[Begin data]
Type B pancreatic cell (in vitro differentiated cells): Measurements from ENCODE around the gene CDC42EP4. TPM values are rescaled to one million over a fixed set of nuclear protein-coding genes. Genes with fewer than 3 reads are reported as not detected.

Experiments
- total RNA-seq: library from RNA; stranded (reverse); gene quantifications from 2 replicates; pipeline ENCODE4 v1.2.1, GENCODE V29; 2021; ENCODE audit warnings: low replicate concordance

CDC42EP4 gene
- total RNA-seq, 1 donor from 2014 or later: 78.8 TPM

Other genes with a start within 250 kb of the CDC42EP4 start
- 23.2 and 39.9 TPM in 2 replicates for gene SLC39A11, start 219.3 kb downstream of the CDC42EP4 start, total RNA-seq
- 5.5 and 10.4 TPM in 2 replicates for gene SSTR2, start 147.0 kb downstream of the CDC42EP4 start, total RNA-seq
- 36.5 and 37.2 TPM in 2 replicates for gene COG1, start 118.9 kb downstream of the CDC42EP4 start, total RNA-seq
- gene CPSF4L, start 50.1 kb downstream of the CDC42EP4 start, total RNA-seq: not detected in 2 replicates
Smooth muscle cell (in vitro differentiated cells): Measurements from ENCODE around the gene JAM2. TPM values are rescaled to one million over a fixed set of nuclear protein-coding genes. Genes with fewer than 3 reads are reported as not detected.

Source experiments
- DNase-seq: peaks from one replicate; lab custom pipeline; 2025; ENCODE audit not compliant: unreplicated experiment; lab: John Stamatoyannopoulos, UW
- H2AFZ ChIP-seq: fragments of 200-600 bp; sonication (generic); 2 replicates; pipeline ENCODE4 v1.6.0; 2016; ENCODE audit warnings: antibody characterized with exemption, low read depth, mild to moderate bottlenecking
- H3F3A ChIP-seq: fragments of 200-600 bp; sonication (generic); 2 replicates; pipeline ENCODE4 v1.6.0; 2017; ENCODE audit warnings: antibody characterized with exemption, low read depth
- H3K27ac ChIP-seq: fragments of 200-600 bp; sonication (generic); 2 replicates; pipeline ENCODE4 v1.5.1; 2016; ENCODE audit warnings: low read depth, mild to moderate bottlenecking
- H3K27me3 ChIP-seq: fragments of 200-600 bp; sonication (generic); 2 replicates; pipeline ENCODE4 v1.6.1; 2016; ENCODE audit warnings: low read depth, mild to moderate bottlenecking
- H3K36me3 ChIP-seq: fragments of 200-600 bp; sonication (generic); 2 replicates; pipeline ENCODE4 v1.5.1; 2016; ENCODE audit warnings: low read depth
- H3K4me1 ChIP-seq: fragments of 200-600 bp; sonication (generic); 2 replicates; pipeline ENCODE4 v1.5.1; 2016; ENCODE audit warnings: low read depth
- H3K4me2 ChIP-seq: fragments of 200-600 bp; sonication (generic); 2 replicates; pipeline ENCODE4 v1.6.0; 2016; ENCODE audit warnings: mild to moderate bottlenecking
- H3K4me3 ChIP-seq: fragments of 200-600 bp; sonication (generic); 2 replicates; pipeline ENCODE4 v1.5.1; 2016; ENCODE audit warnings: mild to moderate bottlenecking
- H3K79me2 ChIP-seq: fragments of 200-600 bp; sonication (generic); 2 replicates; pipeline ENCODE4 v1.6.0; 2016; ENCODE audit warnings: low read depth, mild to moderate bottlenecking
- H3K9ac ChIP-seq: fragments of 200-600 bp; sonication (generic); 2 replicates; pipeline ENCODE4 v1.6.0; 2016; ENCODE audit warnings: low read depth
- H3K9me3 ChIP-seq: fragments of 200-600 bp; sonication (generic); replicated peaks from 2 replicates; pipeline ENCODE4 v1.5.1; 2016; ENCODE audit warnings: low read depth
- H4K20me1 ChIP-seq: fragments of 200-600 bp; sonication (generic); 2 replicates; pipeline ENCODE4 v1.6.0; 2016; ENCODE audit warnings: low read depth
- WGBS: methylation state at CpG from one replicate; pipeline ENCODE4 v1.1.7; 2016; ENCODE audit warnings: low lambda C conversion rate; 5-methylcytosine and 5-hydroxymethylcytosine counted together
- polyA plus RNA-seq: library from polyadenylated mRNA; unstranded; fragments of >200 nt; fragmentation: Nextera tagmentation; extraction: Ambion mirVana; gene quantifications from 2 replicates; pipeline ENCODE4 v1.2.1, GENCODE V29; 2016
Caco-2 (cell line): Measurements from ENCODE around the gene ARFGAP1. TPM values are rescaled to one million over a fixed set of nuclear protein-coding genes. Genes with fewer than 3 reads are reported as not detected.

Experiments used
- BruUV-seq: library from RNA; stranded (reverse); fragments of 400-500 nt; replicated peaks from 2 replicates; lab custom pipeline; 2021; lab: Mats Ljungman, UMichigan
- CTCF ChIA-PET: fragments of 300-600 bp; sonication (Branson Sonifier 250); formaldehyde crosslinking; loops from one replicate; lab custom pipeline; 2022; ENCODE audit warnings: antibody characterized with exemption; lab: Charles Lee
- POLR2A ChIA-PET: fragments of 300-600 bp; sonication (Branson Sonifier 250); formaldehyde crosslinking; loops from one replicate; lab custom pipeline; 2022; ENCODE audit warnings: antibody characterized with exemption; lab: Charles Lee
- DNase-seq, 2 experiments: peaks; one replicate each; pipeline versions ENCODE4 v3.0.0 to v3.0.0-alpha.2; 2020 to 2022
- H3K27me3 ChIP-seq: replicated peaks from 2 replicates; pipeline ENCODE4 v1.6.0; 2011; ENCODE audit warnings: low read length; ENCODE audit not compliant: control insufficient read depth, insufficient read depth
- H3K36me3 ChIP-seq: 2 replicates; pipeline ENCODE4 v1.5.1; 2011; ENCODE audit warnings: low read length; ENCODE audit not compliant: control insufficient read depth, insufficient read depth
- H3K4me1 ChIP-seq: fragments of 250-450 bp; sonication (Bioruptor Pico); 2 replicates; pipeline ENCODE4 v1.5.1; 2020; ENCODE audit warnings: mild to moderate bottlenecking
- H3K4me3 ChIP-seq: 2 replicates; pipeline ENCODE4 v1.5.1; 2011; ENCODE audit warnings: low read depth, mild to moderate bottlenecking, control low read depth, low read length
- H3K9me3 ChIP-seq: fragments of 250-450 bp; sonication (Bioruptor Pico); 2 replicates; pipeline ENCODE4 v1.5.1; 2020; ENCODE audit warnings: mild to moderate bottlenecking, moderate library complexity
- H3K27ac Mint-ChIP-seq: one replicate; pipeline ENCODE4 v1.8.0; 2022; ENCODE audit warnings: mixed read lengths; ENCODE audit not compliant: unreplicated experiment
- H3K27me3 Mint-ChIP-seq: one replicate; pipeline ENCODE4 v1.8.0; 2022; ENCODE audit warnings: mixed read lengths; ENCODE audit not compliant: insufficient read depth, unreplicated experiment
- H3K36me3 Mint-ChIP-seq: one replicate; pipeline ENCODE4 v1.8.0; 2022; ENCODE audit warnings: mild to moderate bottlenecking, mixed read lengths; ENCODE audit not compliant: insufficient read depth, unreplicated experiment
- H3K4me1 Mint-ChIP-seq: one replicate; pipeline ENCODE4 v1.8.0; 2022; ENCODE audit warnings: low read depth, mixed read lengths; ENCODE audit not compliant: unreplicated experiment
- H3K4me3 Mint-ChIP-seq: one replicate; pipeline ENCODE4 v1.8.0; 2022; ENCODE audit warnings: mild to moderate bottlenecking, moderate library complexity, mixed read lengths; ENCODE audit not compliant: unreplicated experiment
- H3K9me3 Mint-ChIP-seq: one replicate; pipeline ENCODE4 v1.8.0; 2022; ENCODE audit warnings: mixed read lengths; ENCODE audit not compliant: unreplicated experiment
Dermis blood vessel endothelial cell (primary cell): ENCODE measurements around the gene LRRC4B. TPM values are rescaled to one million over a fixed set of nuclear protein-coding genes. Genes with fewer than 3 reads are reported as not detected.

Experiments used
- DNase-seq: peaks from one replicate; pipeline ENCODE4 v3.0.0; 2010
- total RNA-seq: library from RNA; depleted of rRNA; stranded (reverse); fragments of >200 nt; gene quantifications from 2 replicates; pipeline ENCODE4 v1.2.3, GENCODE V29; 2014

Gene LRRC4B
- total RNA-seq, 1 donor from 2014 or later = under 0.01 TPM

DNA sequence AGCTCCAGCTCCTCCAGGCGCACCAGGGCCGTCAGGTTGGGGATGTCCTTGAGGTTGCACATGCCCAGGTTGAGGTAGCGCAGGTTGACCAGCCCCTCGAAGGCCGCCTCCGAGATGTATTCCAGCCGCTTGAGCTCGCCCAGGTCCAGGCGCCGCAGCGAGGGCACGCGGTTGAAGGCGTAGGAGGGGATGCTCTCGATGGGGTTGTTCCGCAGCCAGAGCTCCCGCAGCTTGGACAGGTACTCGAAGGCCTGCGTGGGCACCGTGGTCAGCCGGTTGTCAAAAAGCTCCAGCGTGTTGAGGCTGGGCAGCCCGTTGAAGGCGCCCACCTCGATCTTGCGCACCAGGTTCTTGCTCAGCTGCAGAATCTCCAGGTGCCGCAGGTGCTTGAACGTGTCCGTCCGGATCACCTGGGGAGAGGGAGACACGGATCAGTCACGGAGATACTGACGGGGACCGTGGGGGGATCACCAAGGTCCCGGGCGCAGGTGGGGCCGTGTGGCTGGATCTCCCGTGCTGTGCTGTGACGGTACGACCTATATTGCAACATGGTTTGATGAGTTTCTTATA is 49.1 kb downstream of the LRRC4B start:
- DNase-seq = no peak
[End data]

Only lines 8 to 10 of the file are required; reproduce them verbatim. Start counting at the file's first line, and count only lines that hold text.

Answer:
- 5.5 and 10.4 TPM in 2 replicates for gene SSTR2, start 147.0 kb downstream of the CDC42EP4 start, total RNA-seq
- 36.5 and 37.2 TPM in 2 replicates for gene COG1, start 118.9 kb downstream of the CDC42EP4 start, total RNA-seq
- gene CPSF4L, start 50.1 kb downstream of the CDC42EP4 start, total RNA-seq: not detected in 2 replicates